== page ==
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The World Law Dictionary Project

English may be the common language of the world, but the Common Law is not the common law of the world

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e.g. principle, consideration, jurisdiction
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council noun

an official group of people chosen to represent a particular group of people, to run something, to make decisions or to give advice on a particular subject
The UK Film Council funds a variety of schemes to develop and nurture new filmmakers.

Hello, my name is Angelique Vega and welcome to TransLegal's lesson of the week.

Today I'll be talking about “council” versus “counsel” versus “consul”.

The first two words are pronounced the same but have distinct meanings.

The first one, “council”, is a body serving in an administrative capacity.

The second, “counsel”, is a noun and a verb. The noun is a lawyer who pleads his case in court and the verb is to give advice.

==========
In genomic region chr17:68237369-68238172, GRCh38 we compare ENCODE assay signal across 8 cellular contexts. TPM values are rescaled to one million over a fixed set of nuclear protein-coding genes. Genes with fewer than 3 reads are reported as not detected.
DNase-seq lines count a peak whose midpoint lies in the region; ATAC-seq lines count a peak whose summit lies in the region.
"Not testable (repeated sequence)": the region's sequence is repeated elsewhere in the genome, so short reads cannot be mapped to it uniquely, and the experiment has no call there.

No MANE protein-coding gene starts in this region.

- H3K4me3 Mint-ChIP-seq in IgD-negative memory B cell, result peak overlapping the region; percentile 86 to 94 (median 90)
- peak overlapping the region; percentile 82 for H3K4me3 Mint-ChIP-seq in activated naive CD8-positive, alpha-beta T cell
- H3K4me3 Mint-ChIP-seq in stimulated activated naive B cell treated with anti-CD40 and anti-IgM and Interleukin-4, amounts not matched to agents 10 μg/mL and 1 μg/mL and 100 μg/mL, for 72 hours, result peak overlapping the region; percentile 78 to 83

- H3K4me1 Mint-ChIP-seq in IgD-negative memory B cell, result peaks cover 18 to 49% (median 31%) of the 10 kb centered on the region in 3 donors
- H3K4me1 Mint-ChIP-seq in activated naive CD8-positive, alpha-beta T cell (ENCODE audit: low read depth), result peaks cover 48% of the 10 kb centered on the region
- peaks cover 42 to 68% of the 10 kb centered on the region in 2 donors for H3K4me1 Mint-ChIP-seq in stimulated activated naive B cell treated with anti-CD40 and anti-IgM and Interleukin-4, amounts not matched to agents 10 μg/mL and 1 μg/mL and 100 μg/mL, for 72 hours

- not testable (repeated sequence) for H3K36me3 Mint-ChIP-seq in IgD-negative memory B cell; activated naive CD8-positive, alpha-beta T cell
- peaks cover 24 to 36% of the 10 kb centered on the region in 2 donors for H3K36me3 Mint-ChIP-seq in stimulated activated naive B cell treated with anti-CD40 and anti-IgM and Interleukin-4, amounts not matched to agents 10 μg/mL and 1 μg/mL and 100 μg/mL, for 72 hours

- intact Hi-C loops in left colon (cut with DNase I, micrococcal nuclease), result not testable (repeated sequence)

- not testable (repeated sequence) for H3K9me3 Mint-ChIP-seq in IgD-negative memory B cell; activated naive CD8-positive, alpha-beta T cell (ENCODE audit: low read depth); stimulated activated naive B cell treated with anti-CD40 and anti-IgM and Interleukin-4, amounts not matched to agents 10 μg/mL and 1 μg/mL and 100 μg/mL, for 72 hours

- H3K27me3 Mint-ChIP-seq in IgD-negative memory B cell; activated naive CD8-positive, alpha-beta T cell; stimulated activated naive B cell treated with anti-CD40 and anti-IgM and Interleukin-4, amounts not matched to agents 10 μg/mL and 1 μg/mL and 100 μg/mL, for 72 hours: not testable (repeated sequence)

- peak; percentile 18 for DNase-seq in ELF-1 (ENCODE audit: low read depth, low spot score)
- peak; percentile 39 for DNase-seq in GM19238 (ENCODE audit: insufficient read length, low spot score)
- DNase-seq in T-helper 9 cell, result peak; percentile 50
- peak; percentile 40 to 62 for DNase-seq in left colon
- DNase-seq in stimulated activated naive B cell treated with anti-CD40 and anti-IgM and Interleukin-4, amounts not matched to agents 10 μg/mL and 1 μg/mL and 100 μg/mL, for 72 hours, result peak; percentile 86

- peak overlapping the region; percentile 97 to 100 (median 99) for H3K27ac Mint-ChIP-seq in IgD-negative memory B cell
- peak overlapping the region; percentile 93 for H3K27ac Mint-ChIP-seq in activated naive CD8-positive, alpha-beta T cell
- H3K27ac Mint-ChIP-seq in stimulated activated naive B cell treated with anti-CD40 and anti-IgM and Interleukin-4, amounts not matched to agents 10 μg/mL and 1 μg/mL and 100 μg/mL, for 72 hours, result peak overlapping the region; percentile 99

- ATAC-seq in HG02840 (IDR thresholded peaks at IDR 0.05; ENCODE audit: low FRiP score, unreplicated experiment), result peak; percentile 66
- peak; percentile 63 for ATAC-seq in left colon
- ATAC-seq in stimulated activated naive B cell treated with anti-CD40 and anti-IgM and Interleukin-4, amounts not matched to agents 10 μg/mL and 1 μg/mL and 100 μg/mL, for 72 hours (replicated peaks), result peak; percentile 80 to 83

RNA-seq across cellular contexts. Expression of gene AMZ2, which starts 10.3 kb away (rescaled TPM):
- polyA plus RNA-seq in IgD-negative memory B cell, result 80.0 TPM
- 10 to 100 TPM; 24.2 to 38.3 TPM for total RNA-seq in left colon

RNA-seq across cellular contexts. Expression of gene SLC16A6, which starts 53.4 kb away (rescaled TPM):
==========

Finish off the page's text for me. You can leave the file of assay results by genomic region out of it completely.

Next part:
The last term is pronounced “consul” and is a diplomat appointed by a government to protect its commercial interests and help its citizens in a foreign country.

Now, “council”, the first one that we have here, is a noun and in its most common sense is an assembly of persons convened for deliberation or the like. It's generally used with a singular verb. A member of such a group is a councillor.

“Counsel” is both a noun and a verb and its most common meaning as a noun is advice given to another – "his counsel on domestic relations is sound". A person giving such advice is a counsellor. In law, “counsel” means legal advisor or advisors and can be either singular or plural. As a verb, “counsel” means to give advice, to advise.

“Consul”, means as I said before, someone who is appointed to protect the interests of a nation’s citizens while in a foreign country and is usually a diplomat. And it's pronounced differently than the first two. It's “consul”.

Thank you for watching. If you have any questions or comments, please leave them in the box below. Goodbye.

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